Ellie fell forward onto the ground and screamed in agony as the fire poker was forced back out of her abdomen. Blood poured from the wound, staining her clothes and pooling on the floor as she laid face down moaning. Her mahogany hair, which she had taken so much pride in, was matted and tangled with drying blood and sweat.
There was so much blood. Too much and it was everywhere. Who would have known that the human body could hold so much? Certainly not Ellie, but then again, she never was very interested in healing.
The steady dripping of the blood was the loudest sound in her ears besides the roaring of the green flames behind her. She had been so close to freedom, so close to escaping. If only she had gone with them. . . but that wasn’t a viable option. If she had left the bowl of Floo powder in the room they would have followed them and everyone knew that it was the worst idea in the world to try and transport Floo powder through the Floo System. Even a tiny spill would send the traveler careening into the sides of fireplaces and chimneys. If the traveler was lucky, they would die quickly; if not, they were doomed to a life in St. Mungo’s.
If only she had made sure they were all unconscious. Her mother had always told her that her impatience would be her downfall. Naturally, she had assumed that she had meant her lack of impatience would lead her to murder someone. But no. Of course her downfall would be from attempting to save people.
But there was no use in thinking of that now. What was done was done, no changing it. What she could concentrate on was the fact that she was feeling colder by the second. She knew enough to know that being cold was not a good thing. Too bad she never learned how to stop wounds from bleeding in class.
Her hands were shaking too hard to hold her wand any longer and it fell from her hands into a puddle of dark blood. She felt sick to her stomach. It wasn’t supposed to end like this, was it? She was only seventeen, far too young to be dying. But with a dreadful certainty, she knew that this was it. This wasn’t a game and there were no re-dos.
She felt the tears welling in her eyes as her breaths started to come in hysterical gasps. Torn between laughing and screaming, she shut her eyes and felt the first few tears squeeze through her lashes. Images of her family and friends, memories of times long gone and times barely experienced, swept through her mind. She would never see them again. She would never get the chance to visit the kitchens with Remus, tell Sirius she didn’t despise every fiber of his being, or even get the chance to reconcile with Lily. It seemed unbearable to think of it coming to this. Forever, after all, is a terribly long time.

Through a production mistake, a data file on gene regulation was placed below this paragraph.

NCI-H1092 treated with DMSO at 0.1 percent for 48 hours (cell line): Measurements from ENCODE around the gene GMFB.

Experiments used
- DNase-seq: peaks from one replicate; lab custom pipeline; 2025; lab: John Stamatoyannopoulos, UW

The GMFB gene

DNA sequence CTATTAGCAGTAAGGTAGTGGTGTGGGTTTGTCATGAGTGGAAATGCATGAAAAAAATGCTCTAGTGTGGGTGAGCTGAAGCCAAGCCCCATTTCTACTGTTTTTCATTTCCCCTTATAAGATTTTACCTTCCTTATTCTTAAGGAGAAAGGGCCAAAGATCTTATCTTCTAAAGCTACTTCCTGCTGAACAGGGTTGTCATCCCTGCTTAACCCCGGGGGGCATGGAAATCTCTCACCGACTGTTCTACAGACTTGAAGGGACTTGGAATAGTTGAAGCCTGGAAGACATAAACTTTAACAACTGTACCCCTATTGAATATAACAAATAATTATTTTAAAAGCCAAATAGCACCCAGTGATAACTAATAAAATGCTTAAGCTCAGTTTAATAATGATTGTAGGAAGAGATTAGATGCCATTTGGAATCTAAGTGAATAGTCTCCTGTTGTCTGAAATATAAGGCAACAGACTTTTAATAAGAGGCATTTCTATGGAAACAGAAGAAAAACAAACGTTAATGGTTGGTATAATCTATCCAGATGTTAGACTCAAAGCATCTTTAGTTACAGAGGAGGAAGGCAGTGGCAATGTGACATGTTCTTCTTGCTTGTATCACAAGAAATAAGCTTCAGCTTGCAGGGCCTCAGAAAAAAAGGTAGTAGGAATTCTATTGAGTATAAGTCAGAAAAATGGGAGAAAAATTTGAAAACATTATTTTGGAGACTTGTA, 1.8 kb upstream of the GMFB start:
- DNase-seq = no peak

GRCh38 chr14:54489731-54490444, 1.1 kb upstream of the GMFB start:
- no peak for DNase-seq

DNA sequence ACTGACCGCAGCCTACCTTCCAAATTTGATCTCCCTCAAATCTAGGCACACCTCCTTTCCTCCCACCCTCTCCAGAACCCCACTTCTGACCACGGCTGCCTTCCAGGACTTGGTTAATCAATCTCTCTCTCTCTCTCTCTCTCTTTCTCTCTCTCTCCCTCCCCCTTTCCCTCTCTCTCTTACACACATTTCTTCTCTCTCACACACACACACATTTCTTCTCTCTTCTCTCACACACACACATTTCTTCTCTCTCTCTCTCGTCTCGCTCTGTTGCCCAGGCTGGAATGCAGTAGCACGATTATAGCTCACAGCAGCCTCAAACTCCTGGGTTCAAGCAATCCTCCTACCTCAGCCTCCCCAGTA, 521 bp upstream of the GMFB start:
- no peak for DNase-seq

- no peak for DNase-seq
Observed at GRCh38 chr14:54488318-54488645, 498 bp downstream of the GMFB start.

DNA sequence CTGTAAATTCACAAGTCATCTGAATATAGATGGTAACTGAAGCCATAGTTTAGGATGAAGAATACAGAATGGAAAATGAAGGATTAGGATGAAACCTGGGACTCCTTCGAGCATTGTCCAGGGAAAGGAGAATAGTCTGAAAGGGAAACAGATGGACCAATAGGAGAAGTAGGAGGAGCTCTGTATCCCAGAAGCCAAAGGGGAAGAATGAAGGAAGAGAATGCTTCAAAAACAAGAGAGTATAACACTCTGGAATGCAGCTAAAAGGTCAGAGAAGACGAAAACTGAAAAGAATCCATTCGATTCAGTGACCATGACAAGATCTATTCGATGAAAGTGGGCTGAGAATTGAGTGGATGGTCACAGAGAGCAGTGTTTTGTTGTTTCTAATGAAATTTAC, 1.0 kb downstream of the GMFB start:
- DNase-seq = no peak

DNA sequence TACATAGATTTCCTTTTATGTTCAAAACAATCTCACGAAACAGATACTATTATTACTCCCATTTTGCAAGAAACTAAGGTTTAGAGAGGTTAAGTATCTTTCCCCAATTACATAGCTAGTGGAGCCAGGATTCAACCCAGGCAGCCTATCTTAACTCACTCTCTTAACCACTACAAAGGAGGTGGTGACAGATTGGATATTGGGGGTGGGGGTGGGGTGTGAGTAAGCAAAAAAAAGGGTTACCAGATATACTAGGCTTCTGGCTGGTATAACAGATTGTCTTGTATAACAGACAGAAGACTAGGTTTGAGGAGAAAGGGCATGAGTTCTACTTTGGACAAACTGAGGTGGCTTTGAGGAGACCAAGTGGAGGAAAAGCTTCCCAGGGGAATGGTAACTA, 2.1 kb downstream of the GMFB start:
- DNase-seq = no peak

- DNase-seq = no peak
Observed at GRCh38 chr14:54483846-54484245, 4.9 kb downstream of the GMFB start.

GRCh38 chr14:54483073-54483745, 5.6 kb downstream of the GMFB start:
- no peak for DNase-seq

Her eyes flickered open once more, her sight beginning to dim slowly. There was still so much she wanted to see and do. She had never been to Paris or Rome, had never let the waters of the Mediterranean wash over her feet. She would never get married, never pass her Apparation test or learn to properly transfigure a toad into a teakettle. Everything she had ever wanted and would never have, suddenly seemed very important. Maybe it was because she was sentimental or maybe because she thought it was unfair. It didn’t matter either way.
As ironic as she thought it was, scenes from her life began to flash through her memory. Learning to tie her shoes, Quinn’s birth, performing magic for the first, the Sorting, her first kiss with Ben, crying in the girl’s bathroom as Lily tried to comfort her, Isabella’s birth, the duel a few months earlier, the look of utter betrayal on her father’s face. . . Some were significant, others not so much. But Ellie didn’t want to bother questioning her self-conscious at the moment. All that really mattered was that these were the last things she would remember.
She felt a foot slide beneath her stomach and roll her over onto her back. She forced herself to focus as she stared up into a pair of familiar dark eyes and a face half-hidden by a mask. There was a sharp cracking sound and she shut her eyes once more. There would be no rescue, no escape. This was it. This was the end. . .
A/N: Oh me! Oh my! What horrible things will I do next? Check the next chapters for answers. :)
To anyone who hasn't ventured to my homepage, you missed out. I posted a teaser for this chapter over a week ago and I plan on doing that at least once more for this story. So, if you want teasers, head over to my homepage and check it out periodically.